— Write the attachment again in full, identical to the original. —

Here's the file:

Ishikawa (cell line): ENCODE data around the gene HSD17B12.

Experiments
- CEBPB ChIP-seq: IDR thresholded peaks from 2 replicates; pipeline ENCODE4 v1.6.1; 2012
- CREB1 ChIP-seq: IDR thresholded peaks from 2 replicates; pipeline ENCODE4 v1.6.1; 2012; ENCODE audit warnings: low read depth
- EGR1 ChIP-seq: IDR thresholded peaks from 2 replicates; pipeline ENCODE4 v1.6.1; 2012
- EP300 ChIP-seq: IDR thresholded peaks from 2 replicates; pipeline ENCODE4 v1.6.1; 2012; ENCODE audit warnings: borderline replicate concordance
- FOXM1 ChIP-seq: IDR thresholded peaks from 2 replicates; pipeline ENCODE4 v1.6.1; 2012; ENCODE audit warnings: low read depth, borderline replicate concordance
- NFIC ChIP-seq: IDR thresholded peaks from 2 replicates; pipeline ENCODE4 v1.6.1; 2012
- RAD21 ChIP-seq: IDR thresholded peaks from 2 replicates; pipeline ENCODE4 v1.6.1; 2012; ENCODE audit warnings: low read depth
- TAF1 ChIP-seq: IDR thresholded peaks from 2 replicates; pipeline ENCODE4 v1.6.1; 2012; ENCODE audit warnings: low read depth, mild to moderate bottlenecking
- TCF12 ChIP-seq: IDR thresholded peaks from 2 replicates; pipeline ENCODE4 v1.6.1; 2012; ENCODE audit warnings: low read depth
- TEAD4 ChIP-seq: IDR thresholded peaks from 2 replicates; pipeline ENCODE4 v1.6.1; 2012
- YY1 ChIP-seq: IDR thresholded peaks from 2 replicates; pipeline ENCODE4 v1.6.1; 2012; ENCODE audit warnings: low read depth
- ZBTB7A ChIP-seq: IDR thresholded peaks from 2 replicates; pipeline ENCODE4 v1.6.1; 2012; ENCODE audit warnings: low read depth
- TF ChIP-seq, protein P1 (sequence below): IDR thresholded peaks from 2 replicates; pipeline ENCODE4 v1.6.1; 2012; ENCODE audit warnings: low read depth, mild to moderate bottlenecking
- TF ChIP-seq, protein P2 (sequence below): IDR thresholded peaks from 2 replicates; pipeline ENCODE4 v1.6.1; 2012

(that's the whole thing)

Ishikawa (cell line): ENCODE data around the gene HSD17B12.

Experiments
- CEBPB ChIP-seq: IDR thresholded peaks from 2 replicates; pipeline ENCODE4 v1.6.1; 2012
- CREB1 ChIP-seq: IDR thresholded peaks from 2 replicates; pipeline ENCODE4 v1.6.1; 2012; ENCODE audit warnings: low read depth
- EGR1 ChIP-seq: IDR thresholded peaks from 2 replicates; pipeline ENCODE4 v1.6.1; 2012
- EP300 ChIP-seq: IDR thresholded peaks from 2 replicates; pipeline ENCODE4 v1.6.1; 2012; ENCODE audit warnings: borderline replicate concordance
- FOXM1 ChIP-seq: IDR thresholded peaks from 2 replicates; pipeline ENCODE4 v1.6.1; 2012; ENCODE audit warnings: low read depth, borderline replicate concordance
- NFIC ChIP-seq: IDR thresholded peaks from 2 replicates; pipeline ENCODE4 v1.6.1; 2012
- RAD21 ChIP-seq: IDR thresholded peaks from 2 replicates; pipeline ENCODE4 v1.6.1; 2012; ENCODE audit warnings: low read depth
- TAF1 ChIP-seq: IDR thresholded peaks from 2 replicates; pipeline ENCODE4 v1.6.1; 2012; ENCODE audit warnings: low read depth, mild to moderate bottlenecking
- TCF12 ChIP-seq: IDR thresholded peaks from 2 replicates; pipeline ENCODE4 v1.6.1; 2012; ENCODE audit warnings: low read depth
- TEAD4 ChIP-seq: IDR thresholded peaks from 2 replicates; pipeline ENCODE4 v1.6.1; 2012
- YY1 ChIP-seq: IDR thresholded peaks from 2 replicates; pipeline ENCODE4 v1.6.1; 2012; ENCODE audit warnings: low read depth
- ZBTB7A ChIP-seq: IDR thresholded peaks from 2 replicates; pipeline ENCODE4 v1.6.1; 2012; ENCODE audit warnings: low read depth
- TF ChIP-seq, protein P1 (sequence below): IDR thresholded peaks from 2 replicates; pipeline ENCODE4 v1.6.1; 2012; ENCODE audit warnings: low read depth, mild to moderate bottlenecking
- TF ChIP-seq, protein P2 (sequence below): IDR thresholded peaks from 2 replicates; pipeline ENCODE4 v1.6.1; 2012